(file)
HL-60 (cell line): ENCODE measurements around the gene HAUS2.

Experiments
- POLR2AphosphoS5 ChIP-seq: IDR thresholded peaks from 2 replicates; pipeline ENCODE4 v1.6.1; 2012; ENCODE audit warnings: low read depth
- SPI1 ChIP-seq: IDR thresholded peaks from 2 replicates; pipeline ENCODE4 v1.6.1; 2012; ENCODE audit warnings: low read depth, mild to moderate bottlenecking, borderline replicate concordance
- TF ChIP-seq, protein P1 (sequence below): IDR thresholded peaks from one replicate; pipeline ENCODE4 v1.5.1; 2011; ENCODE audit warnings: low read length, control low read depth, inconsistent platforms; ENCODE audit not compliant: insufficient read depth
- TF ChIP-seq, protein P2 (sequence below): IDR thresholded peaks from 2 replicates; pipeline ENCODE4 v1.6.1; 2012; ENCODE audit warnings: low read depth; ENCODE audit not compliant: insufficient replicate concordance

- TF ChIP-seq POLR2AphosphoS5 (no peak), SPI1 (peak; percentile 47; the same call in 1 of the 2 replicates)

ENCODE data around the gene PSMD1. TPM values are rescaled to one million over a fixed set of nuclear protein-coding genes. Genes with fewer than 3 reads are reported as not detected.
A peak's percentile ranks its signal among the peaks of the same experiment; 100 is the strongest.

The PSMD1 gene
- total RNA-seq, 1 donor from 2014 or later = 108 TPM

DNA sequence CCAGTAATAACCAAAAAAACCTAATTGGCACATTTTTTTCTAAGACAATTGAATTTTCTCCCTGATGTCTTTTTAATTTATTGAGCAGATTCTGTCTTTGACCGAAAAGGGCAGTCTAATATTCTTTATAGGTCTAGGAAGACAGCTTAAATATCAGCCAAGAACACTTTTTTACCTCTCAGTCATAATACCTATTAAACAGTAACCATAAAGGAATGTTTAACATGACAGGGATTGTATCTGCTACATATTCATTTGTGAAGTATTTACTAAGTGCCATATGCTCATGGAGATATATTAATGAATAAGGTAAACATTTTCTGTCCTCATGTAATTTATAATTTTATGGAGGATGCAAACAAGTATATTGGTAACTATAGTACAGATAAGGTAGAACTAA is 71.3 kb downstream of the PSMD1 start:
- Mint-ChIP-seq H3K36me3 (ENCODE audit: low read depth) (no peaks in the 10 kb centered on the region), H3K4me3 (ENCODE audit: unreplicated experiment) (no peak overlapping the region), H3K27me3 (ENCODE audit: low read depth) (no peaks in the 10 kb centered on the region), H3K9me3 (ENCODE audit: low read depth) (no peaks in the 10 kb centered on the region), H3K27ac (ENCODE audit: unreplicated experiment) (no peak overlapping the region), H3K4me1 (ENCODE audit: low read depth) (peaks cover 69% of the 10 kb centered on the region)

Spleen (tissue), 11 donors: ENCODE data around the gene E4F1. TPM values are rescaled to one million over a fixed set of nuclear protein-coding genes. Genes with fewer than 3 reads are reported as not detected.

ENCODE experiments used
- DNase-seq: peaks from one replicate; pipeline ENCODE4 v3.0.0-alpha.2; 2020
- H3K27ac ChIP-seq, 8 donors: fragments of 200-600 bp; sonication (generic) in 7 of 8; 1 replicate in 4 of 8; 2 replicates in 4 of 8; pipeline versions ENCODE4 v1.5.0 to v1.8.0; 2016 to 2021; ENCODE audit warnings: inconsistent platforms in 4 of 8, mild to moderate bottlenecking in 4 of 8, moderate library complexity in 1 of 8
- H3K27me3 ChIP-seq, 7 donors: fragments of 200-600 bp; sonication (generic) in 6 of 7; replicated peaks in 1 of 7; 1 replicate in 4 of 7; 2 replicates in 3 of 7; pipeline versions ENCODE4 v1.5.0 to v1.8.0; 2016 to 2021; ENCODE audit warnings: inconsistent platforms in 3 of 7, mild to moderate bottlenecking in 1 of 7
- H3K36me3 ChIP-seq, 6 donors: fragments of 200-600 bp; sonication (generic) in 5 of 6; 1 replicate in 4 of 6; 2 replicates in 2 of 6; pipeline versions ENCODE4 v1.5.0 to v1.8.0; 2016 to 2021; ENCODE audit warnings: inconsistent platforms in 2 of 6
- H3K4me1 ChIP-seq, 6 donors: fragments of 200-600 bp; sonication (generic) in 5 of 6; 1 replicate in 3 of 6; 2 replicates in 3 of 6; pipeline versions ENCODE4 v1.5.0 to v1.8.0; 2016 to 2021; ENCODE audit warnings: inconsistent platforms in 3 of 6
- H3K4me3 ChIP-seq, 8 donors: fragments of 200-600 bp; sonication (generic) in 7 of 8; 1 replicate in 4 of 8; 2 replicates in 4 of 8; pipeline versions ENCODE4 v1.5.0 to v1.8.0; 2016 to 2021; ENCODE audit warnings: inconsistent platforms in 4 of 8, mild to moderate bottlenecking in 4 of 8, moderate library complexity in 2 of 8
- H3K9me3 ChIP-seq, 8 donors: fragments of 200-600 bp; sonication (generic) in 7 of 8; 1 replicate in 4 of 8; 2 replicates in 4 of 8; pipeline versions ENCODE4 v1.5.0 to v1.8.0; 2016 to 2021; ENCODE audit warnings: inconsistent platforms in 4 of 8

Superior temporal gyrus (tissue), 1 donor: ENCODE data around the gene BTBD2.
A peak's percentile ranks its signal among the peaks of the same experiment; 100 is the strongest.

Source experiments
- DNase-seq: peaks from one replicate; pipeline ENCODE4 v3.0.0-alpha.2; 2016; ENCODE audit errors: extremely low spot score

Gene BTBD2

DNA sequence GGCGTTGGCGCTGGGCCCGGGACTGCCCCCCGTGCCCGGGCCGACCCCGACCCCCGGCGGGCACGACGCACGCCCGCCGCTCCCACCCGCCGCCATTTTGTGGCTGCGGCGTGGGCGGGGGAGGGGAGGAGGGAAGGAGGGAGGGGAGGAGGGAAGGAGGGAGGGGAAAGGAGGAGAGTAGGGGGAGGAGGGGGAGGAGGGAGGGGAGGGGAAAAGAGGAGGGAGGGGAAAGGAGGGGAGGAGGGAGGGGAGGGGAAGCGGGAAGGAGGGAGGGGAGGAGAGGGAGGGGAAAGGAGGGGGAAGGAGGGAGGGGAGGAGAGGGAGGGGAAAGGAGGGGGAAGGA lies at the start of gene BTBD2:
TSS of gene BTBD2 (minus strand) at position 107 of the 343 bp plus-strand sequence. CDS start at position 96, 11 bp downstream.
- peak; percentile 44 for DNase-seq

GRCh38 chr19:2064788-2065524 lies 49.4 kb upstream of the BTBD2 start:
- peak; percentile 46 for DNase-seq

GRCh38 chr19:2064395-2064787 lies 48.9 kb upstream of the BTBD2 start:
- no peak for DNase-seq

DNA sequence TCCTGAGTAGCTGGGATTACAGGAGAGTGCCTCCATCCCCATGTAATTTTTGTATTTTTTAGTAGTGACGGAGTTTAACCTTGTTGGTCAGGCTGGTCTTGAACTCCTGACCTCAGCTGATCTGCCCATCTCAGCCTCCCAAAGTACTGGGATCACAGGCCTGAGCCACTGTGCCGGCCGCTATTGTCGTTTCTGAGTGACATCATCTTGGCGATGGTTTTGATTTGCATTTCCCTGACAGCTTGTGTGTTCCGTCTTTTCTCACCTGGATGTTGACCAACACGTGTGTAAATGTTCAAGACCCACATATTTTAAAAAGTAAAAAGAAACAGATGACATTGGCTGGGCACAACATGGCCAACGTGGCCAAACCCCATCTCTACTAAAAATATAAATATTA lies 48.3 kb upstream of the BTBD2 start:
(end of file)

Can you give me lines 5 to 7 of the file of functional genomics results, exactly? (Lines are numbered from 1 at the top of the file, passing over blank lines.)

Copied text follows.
- TF ChIP-seq, protein P1 (sequence below): IDR thresholded peaks from one replicate; pipeline ENCODE4 v1.5.1; 2011; ENCODE audit warnings: low read length, control low read depth, inconsistent platforms; ENCODE audit not compliant: insufficient read depth
- TF ChIP-seq, protein P2 (sequence below): IDR thresholded peaks from 2 replicates; pipeline ENCODE4 v1.6.1; 2012; ENCODE audit warnings: low read depth; ENCODE audit not compliant: insufficient replicate concordance

- TF ChIP-seq POLR2AphosphoS5 (no peak), SPI1 (peak; percentile 47; the same call in 1 of the 2 replicates)